Toro are likely to face a battle to stay in the top flight, along with Parma and Siena, both of whom narrowly avoided relegation last season. Parma's survival was aided by the efforts of Portuguese defender Fernando Couto, who, at 38, continues to defy the years by celebrating his goals with a trademark somersault routine. The goal celebrations over at Siena may be less spectacular, but they are more frequent, given that leading their attack is the ageless Enrico Chiesa, soon to turn 37, who now has over 130 Serie A goals to his name and shows no signs of slowing down.
The English climate may not be as clement as the Italian one, but it would appear to be just as conducive to promoting longevity among footballers aiming to prolong their careers. Teddy Sheringham might have stopped tormenting the defences of the Premier League last summer, but, at 41, he is still refusing to hang up his boots. These days, the former Nottingham Forest, Tottenham Hotspur and Manchester United forward can be found in the line-up at Championship outfit Colchester United, where he continues to find the net on a regular basis.
Meanwhile, two of his former strike partners at Manchester United, Dwight Yorke and Andy Cole (both 36), continue to shine in the English top flight. Both players were members of the Red Devils side that won the Champions League in 1999, and they have recently been reunited at Sunderland, where they find themselves in the unusual position of being older than their manager, Roy Keane, their former captain at Old Trafford.
Gary Speed's secret
At Blackburn Rovers meanwhile, Turkish midfielder Tugay Kerimoglu is another who is making a mockery of his passing years. At 37, the former international who racked up 94 caps for Turkey has no intention of calling time on his club career, and is keen to agree a contract extension that will keep him at the Lancashire club until he is almost 40. Down the road at Bolton Wanderers, Gary Speed is also fast approaching that landmark, yet the 38-year-old player-coach's desire for victory seems to increase with the number of candles on his birthday cake. "I think that if you work hard to achieve a goal, whether that is in football or in another profession, you will generally succeed," he told FIFA.com last April. "I had that principle instilled in me when I was very young, and I guess that's part of the reason why I am still playing now at my age. It doesn't matter if it's a match or training, I always give my all. Today, I'm reaping the benefits of all my hard work."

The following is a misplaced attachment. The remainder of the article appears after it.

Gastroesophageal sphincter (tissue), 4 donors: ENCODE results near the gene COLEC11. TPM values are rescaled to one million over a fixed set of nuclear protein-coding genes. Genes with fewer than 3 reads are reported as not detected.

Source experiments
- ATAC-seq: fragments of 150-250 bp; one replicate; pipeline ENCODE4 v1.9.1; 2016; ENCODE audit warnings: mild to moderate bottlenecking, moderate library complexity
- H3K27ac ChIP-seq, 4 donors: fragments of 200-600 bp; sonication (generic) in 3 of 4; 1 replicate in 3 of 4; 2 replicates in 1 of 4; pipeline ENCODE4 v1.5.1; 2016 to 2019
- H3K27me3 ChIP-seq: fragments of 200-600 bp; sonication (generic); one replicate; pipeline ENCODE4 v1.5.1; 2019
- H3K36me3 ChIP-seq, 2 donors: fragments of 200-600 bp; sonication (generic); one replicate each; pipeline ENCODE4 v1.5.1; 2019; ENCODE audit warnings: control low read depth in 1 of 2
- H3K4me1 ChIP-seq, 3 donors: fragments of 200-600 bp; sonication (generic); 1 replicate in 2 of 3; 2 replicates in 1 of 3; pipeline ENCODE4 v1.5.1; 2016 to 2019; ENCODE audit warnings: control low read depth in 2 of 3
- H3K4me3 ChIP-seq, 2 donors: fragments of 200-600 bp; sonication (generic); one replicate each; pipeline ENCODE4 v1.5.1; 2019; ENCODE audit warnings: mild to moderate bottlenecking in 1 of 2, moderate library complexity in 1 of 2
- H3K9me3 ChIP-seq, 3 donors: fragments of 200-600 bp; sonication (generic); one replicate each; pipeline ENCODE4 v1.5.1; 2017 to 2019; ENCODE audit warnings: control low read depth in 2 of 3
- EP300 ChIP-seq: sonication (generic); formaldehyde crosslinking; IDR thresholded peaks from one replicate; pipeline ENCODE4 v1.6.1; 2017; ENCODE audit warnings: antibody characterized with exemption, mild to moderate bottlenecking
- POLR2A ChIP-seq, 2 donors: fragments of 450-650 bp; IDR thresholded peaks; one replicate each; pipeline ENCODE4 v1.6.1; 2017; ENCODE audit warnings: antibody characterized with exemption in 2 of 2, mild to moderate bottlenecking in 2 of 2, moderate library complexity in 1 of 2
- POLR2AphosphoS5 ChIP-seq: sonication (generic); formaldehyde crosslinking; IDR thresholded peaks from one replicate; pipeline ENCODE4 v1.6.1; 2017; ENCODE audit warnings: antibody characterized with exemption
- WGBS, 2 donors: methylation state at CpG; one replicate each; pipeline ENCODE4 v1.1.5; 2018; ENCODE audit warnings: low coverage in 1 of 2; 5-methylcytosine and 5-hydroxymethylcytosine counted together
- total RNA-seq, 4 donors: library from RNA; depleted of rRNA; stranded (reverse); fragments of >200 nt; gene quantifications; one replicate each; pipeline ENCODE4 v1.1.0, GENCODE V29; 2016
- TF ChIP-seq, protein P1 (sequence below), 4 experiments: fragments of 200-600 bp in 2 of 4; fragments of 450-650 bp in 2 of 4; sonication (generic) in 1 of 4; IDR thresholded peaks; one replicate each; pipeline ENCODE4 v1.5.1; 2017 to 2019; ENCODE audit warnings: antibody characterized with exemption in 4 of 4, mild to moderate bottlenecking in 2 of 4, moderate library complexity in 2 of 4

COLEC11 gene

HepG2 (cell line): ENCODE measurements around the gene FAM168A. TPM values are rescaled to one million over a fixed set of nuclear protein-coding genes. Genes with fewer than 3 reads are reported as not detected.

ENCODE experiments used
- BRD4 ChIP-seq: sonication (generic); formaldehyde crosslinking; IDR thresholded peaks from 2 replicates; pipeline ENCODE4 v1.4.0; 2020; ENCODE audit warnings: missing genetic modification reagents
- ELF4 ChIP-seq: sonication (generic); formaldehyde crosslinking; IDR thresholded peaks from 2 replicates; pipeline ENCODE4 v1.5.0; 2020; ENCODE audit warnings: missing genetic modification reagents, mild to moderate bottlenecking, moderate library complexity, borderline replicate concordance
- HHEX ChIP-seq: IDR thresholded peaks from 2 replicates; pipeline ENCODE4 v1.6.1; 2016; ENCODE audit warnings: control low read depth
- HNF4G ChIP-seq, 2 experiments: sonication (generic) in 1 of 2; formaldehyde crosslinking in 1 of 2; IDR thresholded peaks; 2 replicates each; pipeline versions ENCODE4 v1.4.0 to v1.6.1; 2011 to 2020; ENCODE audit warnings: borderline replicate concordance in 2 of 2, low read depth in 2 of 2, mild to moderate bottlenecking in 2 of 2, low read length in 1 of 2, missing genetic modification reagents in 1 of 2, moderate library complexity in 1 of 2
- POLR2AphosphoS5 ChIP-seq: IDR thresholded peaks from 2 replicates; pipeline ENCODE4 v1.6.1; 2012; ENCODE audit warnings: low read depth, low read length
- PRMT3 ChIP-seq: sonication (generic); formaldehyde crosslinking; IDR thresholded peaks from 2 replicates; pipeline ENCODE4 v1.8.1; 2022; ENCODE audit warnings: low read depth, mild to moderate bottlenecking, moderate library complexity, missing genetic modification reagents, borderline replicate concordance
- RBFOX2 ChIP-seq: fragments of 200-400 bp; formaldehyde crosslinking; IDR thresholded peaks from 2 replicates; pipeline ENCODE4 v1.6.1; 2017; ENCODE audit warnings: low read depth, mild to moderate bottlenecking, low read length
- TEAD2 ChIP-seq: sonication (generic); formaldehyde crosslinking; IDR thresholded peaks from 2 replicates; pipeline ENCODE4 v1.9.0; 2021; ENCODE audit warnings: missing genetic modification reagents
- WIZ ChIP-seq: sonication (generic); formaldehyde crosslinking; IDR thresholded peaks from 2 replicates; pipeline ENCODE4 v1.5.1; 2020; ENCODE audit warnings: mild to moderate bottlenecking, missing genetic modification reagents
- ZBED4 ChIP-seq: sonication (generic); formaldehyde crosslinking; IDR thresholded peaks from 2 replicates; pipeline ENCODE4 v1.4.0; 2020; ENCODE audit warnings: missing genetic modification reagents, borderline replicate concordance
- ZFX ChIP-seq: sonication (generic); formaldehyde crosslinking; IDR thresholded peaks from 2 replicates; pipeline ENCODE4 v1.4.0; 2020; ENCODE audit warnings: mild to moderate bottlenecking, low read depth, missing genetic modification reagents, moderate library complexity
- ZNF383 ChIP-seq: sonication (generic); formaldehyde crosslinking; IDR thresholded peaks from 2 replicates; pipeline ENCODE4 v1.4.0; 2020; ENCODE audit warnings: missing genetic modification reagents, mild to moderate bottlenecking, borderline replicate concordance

Maybe German duo Oliver Kahn and Michael Tarnat benefited from the same advice as youngsters. It is more than a decade since they lined up together for Bayern Munich, and at 38, they are both still going strong, with Kahn still at Bayern, and Tarnat now defending the colours of Hanover 96. Over at Bayer Leverkeusen, meanwhile, 36-year-old former Bosnia-Herzegovina captain Sergej Barbarez continues to shine. The former Hamburg and Borussia Dortmund star, who scored 17 goals in 49 appearances for his country, has decided to retire from the international scene, possibly with a view to eking out a few more years from his club career.
All of these veterans will need to keep looking over their shoulders, as there are a few youngsters out there ready to push them towards the exit. The likes of 'starlets' Ryan Giggs, Giuseppe Favalli, Lilian Thuram and Claude Makelele are not even 36 yet. FIFA.com is predicting that they all have many glorious days ahead of them...